The Copyright Extension Collection, Vol. 1
Born out of a new loophole in European copyright law, which opens unreleased recorded music to the public domain after 50 years, Bob Dylan’s new four-disc set, creatively dubbed, The Copyright Extension Collection, is sure to please avid Dylanites and those fans who appreciate a bootleg on its musical merits over its rarity.
Rare these tracks will certainly be: for the time being, only about 100 physical copies were scattered among record outlets in Europe and the UK, though the tracks are sure to proliferate on the online downloading sphere, where they are also available for purchase.
The biggest draw of these tracks is their crystal-clear production – a rarity for bootlegs; one usually assumes that the ancient historical period of these recordings would be matched by an equally scratchy, archaic recording device. Indeed, these recordings come to us like the musical equivalent of an aging photograph – a relic of a bygone era that resonates that ineffable warmth we call nostalgia.
Just as we carry with us all the masks we wore in our pasts, these recordings are proof that the sounds of Dylan’s past would inform his song choice in style, even as he lapsed from style to style and persona to persona. It’s neat to see Dylan performing markedly different versions of songs that would sprout up later in his career. “Ain’t No More Cain” appears here in two equally plaintive, but less sparse versions than on Basement Tapes.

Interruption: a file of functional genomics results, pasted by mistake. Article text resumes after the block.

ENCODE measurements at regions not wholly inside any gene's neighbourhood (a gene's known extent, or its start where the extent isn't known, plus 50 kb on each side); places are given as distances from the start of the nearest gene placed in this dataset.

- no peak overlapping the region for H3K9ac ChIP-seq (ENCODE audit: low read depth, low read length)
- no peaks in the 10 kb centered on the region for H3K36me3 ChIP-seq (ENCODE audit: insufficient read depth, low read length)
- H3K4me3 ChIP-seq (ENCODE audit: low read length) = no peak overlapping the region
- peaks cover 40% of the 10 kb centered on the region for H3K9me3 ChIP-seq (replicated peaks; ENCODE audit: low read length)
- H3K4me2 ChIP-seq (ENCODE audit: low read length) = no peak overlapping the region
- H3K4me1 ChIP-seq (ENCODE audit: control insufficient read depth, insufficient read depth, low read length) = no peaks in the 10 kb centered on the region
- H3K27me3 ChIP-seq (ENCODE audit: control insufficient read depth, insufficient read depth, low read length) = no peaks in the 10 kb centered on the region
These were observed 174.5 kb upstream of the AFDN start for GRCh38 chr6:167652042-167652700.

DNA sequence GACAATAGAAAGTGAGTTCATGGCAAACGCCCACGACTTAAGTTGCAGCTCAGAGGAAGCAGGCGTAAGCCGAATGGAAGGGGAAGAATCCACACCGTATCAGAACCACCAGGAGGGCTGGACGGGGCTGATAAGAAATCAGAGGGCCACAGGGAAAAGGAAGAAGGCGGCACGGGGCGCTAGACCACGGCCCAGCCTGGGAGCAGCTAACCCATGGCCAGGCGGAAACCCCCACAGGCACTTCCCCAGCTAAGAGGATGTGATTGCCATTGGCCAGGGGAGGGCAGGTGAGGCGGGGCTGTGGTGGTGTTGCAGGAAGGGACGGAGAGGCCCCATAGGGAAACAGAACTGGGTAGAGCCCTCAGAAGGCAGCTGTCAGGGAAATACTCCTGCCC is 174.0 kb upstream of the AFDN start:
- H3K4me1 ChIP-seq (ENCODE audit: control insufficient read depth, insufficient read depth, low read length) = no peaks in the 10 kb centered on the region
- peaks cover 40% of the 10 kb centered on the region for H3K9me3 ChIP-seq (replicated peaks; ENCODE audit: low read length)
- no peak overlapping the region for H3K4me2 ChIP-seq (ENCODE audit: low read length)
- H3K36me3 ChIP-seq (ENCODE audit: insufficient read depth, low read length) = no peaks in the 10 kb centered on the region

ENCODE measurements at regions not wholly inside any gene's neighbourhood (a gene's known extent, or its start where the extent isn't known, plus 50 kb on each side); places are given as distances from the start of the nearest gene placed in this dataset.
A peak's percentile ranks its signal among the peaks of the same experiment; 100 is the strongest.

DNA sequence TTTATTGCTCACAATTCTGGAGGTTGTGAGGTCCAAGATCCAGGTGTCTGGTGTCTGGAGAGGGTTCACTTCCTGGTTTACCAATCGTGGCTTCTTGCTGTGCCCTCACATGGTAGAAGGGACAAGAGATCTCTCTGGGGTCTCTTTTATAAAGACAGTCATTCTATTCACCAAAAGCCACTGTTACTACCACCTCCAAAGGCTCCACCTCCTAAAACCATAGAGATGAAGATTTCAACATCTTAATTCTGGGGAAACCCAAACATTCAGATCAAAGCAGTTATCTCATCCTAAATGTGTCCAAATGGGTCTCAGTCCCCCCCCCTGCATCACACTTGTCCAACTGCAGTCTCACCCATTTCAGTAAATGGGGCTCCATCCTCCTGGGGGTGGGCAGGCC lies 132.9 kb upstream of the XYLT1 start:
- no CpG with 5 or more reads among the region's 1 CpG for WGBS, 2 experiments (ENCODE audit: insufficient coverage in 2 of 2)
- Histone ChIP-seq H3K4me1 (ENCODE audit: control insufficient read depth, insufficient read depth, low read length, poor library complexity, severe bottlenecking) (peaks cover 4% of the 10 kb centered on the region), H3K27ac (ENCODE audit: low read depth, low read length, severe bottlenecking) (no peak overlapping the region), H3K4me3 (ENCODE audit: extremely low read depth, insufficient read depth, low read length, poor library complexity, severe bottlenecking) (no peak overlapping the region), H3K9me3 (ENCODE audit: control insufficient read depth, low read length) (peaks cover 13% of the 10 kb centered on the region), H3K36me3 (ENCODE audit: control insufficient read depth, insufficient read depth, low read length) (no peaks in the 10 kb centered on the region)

Even “Corrina, Corrina,” which Dylan recorded for Freewheelin’ no more than two years after the version included here, sounds much more deliberate and direct than the laid-back mood-shifter on the studio album. The New York Times writer Allan Kozinn’s comment that the songs “sound notably clearer than Freewheelin’ itself” is no exaggeration.
Avid Dylan fans can only hope that other tunes might escape from under the cracks in coming years so that Sony can release a well-mixed version to our heart’s content and ears’ salvation.